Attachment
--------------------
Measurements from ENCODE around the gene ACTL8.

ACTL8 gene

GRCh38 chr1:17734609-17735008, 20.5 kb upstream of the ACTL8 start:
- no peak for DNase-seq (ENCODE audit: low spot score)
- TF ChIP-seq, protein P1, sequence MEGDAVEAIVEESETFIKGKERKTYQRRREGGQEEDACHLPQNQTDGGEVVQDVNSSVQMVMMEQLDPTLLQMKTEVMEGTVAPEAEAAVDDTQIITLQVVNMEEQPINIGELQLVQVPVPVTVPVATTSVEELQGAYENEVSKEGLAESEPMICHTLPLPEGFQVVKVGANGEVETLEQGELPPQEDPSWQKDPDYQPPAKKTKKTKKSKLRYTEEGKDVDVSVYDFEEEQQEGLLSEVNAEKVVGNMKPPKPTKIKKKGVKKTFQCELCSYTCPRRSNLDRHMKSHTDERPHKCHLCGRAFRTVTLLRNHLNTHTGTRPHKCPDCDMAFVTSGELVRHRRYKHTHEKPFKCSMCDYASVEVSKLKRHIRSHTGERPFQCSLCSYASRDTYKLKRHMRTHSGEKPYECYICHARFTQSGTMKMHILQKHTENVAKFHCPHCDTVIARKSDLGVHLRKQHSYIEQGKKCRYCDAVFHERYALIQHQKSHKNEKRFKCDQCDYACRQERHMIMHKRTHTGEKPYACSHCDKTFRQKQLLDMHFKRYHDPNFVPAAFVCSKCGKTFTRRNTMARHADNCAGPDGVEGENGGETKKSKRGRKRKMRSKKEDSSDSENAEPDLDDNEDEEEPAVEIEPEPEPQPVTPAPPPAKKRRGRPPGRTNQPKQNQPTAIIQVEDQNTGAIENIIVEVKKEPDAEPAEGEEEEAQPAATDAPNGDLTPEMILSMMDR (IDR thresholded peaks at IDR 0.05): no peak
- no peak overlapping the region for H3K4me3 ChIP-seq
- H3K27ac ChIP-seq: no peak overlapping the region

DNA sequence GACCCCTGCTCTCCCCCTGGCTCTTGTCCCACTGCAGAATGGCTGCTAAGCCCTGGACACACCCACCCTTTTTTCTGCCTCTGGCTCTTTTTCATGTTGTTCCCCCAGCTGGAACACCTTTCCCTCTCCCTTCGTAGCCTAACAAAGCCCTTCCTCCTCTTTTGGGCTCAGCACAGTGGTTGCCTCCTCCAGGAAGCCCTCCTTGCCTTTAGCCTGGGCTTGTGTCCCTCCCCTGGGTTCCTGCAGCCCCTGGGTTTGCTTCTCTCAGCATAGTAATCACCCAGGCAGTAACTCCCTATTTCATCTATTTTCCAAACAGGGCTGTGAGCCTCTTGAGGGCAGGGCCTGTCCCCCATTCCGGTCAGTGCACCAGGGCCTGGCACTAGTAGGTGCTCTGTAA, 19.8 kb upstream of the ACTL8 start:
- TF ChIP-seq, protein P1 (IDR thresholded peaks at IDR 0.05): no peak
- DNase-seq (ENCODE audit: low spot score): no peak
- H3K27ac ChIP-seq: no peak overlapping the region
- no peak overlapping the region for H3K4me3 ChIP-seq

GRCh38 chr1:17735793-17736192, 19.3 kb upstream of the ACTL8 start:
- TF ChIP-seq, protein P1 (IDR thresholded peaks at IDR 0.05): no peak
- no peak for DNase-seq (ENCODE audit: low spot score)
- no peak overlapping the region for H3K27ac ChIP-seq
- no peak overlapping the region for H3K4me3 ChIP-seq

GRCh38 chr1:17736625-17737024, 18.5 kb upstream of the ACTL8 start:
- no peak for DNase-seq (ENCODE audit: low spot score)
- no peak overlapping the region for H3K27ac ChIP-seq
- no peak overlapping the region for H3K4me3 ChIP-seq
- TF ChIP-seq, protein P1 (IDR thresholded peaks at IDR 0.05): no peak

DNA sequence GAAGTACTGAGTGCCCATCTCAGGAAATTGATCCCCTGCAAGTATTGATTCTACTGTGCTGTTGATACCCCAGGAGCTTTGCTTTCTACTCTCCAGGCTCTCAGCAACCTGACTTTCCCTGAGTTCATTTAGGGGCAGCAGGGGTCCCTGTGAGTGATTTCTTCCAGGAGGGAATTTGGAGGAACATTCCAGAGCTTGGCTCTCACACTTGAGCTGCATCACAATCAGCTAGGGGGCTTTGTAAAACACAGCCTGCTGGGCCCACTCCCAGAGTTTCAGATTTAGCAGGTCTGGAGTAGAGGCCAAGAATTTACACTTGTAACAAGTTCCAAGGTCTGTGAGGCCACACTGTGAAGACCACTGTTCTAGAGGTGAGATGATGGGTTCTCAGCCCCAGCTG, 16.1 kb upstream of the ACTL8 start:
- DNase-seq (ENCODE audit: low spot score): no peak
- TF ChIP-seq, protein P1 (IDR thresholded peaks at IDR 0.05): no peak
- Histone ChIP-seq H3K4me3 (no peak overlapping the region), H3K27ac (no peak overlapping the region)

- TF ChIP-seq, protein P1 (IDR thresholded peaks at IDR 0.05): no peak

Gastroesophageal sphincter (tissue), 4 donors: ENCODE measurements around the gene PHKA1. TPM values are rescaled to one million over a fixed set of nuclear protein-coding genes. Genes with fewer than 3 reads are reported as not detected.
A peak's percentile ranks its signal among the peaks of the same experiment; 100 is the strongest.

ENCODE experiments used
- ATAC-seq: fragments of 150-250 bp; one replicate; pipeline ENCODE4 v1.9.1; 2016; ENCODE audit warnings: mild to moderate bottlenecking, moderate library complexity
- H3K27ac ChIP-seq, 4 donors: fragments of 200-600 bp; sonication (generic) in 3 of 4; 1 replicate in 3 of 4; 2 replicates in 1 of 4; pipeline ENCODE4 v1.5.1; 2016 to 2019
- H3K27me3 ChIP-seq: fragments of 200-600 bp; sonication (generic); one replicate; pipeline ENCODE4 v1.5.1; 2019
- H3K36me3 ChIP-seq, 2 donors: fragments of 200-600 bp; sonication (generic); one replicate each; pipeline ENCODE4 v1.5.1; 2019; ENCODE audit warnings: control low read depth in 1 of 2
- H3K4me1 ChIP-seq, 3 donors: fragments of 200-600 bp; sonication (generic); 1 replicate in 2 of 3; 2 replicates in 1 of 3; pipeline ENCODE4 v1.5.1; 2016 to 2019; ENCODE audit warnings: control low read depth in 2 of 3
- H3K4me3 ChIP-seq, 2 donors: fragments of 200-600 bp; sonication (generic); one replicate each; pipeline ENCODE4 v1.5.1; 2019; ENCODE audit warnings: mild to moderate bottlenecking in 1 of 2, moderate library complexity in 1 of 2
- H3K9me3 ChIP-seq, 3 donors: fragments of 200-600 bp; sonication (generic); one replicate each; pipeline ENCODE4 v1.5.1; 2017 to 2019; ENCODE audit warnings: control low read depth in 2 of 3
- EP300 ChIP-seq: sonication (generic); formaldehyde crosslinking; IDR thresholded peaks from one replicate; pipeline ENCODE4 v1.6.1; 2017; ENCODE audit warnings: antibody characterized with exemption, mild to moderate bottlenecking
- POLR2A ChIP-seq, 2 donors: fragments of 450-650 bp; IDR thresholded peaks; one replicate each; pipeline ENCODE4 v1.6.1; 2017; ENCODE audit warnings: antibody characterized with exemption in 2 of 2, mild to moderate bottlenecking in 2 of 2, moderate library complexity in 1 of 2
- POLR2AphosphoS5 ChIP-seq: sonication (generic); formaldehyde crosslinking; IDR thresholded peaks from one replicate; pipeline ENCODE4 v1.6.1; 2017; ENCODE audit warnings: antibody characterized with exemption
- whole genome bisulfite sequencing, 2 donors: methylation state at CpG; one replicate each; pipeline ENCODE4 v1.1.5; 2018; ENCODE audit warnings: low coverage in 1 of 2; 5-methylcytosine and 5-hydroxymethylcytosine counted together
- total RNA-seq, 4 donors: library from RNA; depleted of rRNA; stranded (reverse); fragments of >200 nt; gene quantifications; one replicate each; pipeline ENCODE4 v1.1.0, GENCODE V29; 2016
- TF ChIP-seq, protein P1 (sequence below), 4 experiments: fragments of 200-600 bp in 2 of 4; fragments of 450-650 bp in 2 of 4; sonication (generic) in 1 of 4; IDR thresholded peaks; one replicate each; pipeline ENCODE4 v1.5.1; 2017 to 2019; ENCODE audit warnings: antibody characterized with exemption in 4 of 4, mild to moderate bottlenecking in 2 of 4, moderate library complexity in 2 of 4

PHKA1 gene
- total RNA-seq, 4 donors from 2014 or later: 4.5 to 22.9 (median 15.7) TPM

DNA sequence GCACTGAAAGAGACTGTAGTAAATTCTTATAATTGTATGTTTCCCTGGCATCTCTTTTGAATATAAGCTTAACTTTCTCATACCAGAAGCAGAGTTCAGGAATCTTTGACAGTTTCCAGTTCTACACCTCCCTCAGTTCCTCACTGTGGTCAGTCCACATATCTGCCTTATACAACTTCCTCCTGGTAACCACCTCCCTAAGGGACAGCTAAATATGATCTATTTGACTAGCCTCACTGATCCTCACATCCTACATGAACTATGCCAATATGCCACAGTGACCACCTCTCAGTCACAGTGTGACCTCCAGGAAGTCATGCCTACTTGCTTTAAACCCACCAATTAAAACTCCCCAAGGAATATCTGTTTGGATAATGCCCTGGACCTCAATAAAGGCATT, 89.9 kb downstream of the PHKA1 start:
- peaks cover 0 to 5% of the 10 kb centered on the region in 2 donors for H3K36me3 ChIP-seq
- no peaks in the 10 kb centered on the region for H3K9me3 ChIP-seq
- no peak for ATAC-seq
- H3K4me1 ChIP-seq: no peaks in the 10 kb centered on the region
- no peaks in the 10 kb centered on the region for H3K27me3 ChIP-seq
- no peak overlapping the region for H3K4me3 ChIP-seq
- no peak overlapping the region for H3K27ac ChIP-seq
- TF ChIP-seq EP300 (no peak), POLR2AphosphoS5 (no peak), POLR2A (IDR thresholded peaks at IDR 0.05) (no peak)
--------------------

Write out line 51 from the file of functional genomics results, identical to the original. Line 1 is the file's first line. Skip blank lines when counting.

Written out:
- no peaks in the 10 kb centered on the region for H3K27me3 ChIP-seq